There are fears the diplomatic fall-out from claims Vladimir Putin “probably” approved the alleged assassination of Alexander Litvinenko could derail international co-operation in the fight against Isis.
Russia’s support for the Syrian regime and reported targeting of moderate rebels and civilian areas has provoked international condemnation but with terror attacks on the rise, so are moves towards closer collaboration.
Francois Hollande announced that he wanted to see France “strengthen co-ordination” with Russia today, while American and Russian pilots have been communicating to ensure their air strikes do not conflict.
And last month, David Cameron and Mr Putin agreed to "work together" to defeat Isis in a phone call following Britain's extension of its operations into Syria.
But now an inquiry commissioned by the UK Government has accused Mr Putin of “probably” approving the murder of a former spy on British soil, thawing relations could rapidly cool.
John Lough, an associate fellow at Chatham House’s Russia and Eurasia programme, told The Independent there was so little existing co-operation between London and Moscow that the Litvinenko inquiry is unlikely to make much difference.
“The really important relationship for Russia here is not with the UK, it’s with the US,” he said.
“I don’t think the Americans are going to suspend Russian dialogue because of what happened to a defector who was murdered in London 10 years ago.”
But he said that Sir Robert’s naming of Mr Putin and former FSB head Nikolai Patrushev was “significant”.
“Effectively those two gentlemen are being classified as suspected murderers and that has to have some sort of impact on Russia’s relations with other countries, not just the UK,” Mr Lough added.
“If you’re Hollande or Merkel and you’re meeting Putin, you’ve got to ask yourself who you’re shaking hands with.
“I think the overall effect will be to deepen Russia’s current isolation.”
Britain summoned the Russian ambassador on Thursday and imposed an asset freeze on the two main Russian suspects.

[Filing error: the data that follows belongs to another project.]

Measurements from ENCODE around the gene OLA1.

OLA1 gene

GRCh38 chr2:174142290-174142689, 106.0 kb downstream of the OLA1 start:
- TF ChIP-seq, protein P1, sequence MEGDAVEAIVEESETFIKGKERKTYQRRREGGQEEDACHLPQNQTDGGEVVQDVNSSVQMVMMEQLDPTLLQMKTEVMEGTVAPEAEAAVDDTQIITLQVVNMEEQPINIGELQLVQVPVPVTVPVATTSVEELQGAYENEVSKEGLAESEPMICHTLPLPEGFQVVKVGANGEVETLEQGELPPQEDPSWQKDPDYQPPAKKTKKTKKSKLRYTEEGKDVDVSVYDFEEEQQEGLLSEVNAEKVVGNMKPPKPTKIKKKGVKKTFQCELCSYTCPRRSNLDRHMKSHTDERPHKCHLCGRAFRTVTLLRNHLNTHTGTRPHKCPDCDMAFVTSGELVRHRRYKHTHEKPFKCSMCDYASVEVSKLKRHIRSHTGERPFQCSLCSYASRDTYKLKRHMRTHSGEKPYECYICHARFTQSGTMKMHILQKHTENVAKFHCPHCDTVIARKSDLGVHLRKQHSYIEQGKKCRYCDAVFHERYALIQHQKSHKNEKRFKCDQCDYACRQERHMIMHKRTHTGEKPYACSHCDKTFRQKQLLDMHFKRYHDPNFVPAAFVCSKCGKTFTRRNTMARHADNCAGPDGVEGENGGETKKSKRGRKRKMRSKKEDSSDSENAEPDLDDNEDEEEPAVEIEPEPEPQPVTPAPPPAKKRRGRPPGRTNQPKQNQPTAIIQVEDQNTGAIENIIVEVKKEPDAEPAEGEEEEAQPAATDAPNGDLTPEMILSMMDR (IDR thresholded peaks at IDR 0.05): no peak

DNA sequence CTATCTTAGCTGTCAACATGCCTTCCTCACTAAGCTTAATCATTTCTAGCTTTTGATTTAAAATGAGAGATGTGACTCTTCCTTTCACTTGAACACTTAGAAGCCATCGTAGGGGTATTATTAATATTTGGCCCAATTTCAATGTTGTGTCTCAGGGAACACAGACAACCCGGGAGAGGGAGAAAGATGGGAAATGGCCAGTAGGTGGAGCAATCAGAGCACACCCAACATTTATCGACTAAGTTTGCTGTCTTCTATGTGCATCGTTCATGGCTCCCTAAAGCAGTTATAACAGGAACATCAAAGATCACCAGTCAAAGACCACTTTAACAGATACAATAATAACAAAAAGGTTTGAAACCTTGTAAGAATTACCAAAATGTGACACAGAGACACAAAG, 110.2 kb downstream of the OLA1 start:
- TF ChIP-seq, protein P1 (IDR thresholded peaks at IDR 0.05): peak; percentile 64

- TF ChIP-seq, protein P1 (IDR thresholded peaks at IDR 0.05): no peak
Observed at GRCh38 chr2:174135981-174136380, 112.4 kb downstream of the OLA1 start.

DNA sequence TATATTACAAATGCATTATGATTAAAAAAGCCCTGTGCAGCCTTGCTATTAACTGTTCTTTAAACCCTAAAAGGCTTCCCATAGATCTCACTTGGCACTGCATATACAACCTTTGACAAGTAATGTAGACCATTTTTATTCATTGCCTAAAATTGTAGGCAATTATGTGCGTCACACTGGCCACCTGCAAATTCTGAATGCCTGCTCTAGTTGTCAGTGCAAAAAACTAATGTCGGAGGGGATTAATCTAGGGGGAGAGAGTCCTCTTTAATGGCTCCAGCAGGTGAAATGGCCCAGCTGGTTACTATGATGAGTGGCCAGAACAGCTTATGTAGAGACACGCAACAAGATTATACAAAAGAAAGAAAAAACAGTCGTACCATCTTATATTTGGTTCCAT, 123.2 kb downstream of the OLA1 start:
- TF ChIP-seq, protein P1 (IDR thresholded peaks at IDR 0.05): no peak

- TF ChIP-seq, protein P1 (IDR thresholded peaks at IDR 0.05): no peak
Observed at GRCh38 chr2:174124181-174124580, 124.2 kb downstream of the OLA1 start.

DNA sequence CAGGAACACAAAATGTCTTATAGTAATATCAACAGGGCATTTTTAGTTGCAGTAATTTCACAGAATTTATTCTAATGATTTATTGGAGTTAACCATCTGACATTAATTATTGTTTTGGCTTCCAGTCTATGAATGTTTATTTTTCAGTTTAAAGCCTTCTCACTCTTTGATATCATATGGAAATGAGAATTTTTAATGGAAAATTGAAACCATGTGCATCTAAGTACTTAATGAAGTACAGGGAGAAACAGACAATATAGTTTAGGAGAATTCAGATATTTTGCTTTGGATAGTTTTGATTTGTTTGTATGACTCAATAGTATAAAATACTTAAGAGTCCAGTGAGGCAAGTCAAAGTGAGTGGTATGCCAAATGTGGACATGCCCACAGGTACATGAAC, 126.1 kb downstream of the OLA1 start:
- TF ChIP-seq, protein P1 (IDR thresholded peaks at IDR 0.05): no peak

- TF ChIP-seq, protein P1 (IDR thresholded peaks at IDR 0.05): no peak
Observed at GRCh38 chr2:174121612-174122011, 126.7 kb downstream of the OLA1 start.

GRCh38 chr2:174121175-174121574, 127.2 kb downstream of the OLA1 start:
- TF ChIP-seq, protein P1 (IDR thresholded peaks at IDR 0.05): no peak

Announcing the measures today, the Home Secretary accused the Kremlin of “a blatant and unacceptable breach of the most fundamental tenets of international law and civilised behaviour”.
The Home Secretary told the House of Commons Mr Litvinenko’s death was long suspected to be a “state-sponsored act” and that the British Government would “carefully consider the implications” of Sir Robert Owen’s report.
“Russia’s continued failure to ensure that the perpetrators of this terrible crime can be brought to justice is unacceptable,” she added. “The threat posed by hostile states…(will be countered) whether from assassinations, cyber attacks or more traditional espionage.”
Moscow has always strongly denied involvement in Mr Litvinenko’s death and dismissed the results of the inquiry.
A spokesperson for the Foreign Ministry accused it of being “politically motivated” and said it has “marred the general atmosphere of bilateral relations”.
The British Foreign Office also warned the situation would “further complicate bilateral relations and undermine trust”.
But Mr Litvinenko’s widow was among the critics saying the strong words were not backed by action, with Labour’s Andy Burnham accusing the Government of “appeasing” the culprits.
The Litvinenko files: Was he really murdered?
The Litvinenko files: Was he really murdered?
Alexander Litvinenko in his hospital bed at University College Hospital, London, shortly before he died © PA
Russian President Vladimir Putin stands accused of ordering the murder of Litvinenko © AP
Litvinenko’s widow, Marina, wants an official inquiry into her husband’s death © PA
Former KGB agent Andrei Luguvoi at target practice © AP
Litvinenko's funeral took place at Highgate Cemetery in north London in December 2006 © EPA
Marina Litvinenko listens as Alex Goldfarb reads her husband's final statement in London last November © AFP/Getty Images
Russian exile, multi-millionaire property magnate, and perpetual thorn in Putin's side, Boris Berezovsky was a constant presence behind the scenes © AFP/Getty Images
In memoriam: a candlelit tribute to Litvinenko in Helsinki the day after his death © AFP/Getty Images
Even before the results of the report was announced on Thursday, analysts had predicted a softer approach by the UK as diplomats seek to avoid another rift on top of Syria and continuing allegations about Russian involvement in Ukraine.
The Guardian reported that British diplomats had been urging David Cameron not to launch a substantial new round of economic sanctions against Russia at a time when Mr Putin’s intervention is vital for any hope of success in the upcoming Syria talks.
Mr Lough said Ukraine, where Crimea remains annexed and rebels control swathes of the east, is a “symbol” of the continuing divide between Britain and Russia.
“The irreconcilable differences are irreconcilable,” he said. “Diplomats try to work around them but the divisions run so deep it’s difficult to find any common ground.
“Syria is one of those places in theory, but in practice we seem to be fighting on opposite sides.”
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